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Plato's Mistake (cont.)
By Nick Kollerstrom, PhD

Francis Bacon affirmed in his New Atlantis, ‘You shall understand (that which you will scarcely think credible) that about three thousand years ago, or somewhat more, the navigation of the world (especially for remote voyages) was greater than at this day.’ [7] If, as Graham Hancock has argued, we are ‘a species with amnesia,’ [8] then we may in some degree hope to overcome that amnesia by grappling with the Earth-measure question. Did nations long ago use such a measuring system, one assuming a mean circumference? Only a maritime civilisation would have needed that.

Primary evidence here comes from the Acropolis length & breadth as measured very carefully by Francis Penrose in 1882 (100 x 225 Greek feet): his measurements gave a mean value of 100 Greek feet as 101.368 feet; while taking a modern mean Earth radius, and dividing its circumference into arcseconds, gave 101.365 feet. [9]

Visiting Athene’s temple at the Acropolis (constructed about ten years before he was born), Plato never apprehended that its width, of 100 ‘Olympic’ Greek feet, derived from this very number, – that indeed it provided the most precise measure in existence of one 604 fraction of Earth’s mean circumference. Only in our time, as we come into high-precision knowledge of Earth’s dimensions, can this be ascertained. Whoever built the Acropolis had to have known this - or come from a tradition which did. An amnesia prevailed amongst Greek philosophers over this matter, of how ‘geo-metry’ had once signified earth-measure. Visiting the stadium racetrack in Athens, Plato would indeed have mulled over its six hundred feet length, and where, he would have wondered, did that unit, the number of feet in a stade, come from? The answer, that this Greek stade measured out one tenth of an arcminute of a Great Circle around the Earth, could alas never dawn upon him. ‘600 Olympic Stades were thus equal to one degree of latitude, and 100 Greek feet equalled 1 second of latitude – facts of which the Greeks themselves were quite unaware’ wrote John Ivimy. [10]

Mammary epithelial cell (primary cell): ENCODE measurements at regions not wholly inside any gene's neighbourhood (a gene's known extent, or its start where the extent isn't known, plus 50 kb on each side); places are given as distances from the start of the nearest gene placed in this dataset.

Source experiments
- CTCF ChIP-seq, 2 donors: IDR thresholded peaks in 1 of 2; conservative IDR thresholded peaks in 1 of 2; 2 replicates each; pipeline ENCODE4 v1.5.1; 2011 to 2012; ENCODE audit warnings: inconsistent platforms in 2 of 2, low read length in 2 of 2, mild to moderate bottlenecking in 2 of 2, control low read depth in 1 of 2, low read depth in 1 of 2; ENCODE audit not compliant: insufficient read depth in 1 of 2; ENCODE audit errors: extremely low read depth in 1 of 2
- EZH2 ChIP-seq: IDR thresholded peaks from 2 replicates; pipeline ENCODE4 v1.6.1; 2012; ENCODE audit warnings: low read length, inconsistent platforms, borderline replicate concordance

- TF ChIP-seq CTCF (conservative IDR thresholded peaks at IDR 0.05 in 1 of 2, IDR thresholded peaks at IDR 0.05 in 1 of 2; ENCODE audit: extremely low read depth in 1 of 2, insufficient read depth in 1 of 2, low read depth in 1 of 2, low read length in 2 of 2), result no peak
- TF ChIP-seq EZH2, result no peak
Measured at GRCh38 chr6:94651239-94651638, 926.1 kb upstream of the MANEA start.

It never dawned upon Plato, leaning against the newly-built Acropolis, that it measured the Earth. No Greek philosopher twigged that their system of units was Earth-based. He took the Ur-number 604 to be a measure of Time, not Space, and garbled the ancient wisdom with a nonexistent period; only sorted out in our time by the Platonist philosopher John Michell.

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Endnotes

  1. J. Spedding, The works ... of Francis Bacon, 1858-74, Vol. 3, p.140-1. [back to text]
  2. Graham Hancock, Fingerprints of the gods, 1995, p.199. [back to text]
  3. N.K., ‘The Acropolis Width and Ancient Geodesy’, Cal Lab the International Journal of Metrology, 2005 Vol 12, pp.38-41. [back to text]
  4. John Ivimy, The Sphinx and the Megaliths, 1976, p.55 [back to text]

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